New Delhi: The Supreme Court, on Friday, has refused to stay the implementation of 10 per cent reservation of “economically weaker section” of general category citizens in educational institutes and government jobs. However, the apex court has promised that the bench will examine the issue and will be hearing the matter in four weeks.
The bench, comprising Chief Justice of India Rajan Gogoi and Justice Sanjiv Khanna said, “We are examining the matter and hence issuing notice returnable within four weeks.”
Several petitions have been filed in the Supreme Court challenging the amendment, the Constitution (103rd Amendment) Act, 2019, after Parliament passed the 124th Constitutional Amendment Bill. An NGO (non-governmental organization) called Youth For Equality and political activist Tehseen Poonawalla have filed petitions arguing that economic status alone cannot be liable for reservation.
The petition filed by Youth For Equality reads: “By way of the present amendments, the exclusion of the OBCs (other backward classes) and the SCs/STs (scheduled castes/scheduled tribes) from the scope of the economic reservation essentially implies that only those who are poor from the general categories would avail the benefits of the quotas. Taken together with the fact that the high ‘creamy layer’ limit of Rs 8 lakh per annum ensures that the elite in the OBCs and SCs/STs capture the reservation benefits repeatedly, the poor sections of these categories remain completely deprived.”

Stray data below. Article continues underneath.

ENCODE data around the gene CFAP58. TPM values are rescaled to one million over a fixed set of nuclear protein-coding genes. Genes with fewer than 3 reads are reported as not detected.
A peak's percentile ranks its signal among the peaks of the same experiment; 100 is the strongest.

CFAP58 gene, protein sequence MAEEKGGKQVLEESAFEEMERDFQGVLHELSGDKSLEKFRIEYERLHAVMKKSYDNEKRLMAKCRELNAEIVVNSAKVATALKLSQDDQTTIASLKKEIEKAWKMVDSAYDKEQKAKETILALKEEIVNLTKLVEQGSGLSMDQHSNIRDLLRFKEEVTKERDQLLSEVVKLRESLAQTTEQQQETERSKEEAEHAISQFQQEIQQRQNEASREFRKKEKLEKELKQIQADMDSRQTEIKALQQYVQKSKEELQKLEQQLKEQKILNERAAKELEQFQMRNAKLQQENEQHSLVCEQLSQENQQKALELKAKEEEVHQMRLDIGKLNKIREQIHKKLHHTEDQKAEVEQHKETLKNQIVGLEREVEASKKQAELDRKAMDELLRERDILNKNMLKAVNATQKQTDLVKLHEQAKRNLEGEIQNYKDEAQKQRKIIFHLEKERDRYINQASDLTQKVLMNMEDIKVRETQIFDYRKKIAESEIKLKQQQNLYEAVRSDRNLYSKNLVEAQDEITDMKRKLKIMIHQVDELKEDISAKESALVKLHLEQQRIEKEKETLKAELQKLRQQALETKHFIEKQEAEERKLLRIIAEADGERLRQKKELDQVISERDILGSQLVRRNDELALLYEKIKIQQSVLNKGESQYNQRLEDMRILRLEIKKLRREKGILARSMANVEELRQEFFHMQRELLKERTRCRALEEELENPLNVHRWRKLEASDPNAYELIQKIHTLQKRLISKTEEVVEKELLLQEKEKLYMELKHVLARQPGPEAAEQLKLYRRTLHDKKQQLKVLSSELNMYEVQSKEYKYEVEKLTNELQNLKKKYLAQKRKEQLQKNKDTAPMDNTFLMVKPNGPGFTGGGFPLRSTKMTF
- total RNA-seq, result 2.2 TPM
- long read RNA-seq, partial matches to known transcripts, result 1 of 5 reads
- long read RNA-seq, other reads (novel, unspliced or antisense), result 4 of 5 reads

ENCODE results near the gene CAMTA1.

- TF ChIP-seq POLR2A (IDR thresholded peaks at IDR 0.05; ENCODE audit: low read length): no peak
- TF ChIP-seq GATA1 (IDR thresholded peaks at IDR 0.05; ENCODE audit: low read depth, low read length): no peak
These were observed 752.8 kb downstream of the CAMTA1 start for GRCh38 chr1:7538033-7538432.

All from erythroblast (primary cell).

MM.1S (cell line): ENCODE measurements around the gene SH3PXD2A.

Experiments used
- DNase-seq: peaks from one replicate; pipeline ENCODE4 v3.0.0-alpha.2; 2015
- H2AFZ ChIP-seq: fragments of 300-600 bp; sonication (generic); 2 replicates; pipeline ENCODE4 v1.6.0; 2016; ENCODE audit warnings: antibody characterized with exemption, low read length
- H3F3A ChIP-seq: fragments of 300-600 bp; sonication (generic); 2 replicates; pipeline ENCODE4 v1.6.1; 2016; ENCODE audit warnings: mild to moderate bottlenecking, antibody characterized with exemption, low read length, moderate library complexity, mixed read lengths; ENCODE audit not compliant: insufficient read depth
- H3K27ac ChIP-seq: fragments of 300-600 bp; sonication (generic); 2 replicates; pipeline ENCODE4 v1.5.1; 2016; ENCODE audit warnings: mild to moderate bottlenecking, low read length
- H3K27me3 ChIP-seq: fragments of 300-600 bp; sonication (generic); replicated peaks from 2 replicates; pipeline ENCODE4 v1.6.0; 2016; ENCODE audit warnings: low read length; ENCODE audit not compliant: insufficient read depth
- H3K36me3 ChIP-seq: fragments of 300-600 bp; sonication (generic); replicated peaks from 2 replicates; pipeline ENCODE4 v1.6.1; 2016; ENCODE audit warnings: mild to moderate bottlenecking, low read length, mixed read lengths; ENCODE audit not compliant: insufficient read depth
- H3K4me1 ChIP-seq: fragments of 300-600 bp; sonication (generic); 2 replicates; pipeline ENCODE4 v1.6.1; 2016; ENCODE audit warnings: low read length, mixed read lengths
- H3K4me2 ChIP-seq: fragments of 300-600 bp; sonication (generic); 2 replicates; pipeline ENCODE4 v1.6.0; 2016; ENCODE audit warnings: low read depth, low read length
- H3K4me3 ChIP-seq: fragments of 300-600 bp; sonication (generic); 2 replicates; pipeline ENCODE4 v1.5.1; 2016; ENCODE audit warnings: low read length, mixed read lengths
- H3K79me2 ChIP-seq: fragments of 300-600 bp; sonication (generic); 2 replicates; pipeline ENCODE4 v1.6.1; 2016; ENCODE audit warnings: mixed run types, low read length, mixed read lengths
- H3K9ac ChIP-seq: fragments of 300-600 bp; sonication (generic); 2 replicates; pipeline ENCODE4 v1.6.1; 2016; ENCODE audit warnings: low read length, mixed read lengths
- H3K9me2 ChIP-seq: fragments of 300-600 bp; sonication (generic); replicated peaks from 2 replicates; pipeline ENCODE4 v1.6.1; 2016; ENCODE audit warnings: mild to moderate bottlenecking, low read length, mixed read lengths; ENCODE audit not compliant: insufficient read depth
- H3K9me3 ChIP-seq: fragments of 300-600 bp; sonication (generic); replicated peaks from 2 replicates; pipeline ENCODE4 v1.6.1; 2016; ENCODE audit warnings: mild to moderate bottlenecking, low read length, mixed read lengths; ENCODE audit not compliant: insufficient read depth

The beneficiaries of the 10 per cent quota will be those individuals whose annual income is less than 8 lakhs and who possess less that 5 acres of agriculture land.
President Ram Nath Kovind has signed the amendment bill on January 12 after both the houses cleared the bill with huge majority.
Recently, Union human resource development minister Prakash Javadekar, on January 15, has announced that the bill will be implemented in educational institutions from the academic year 2019.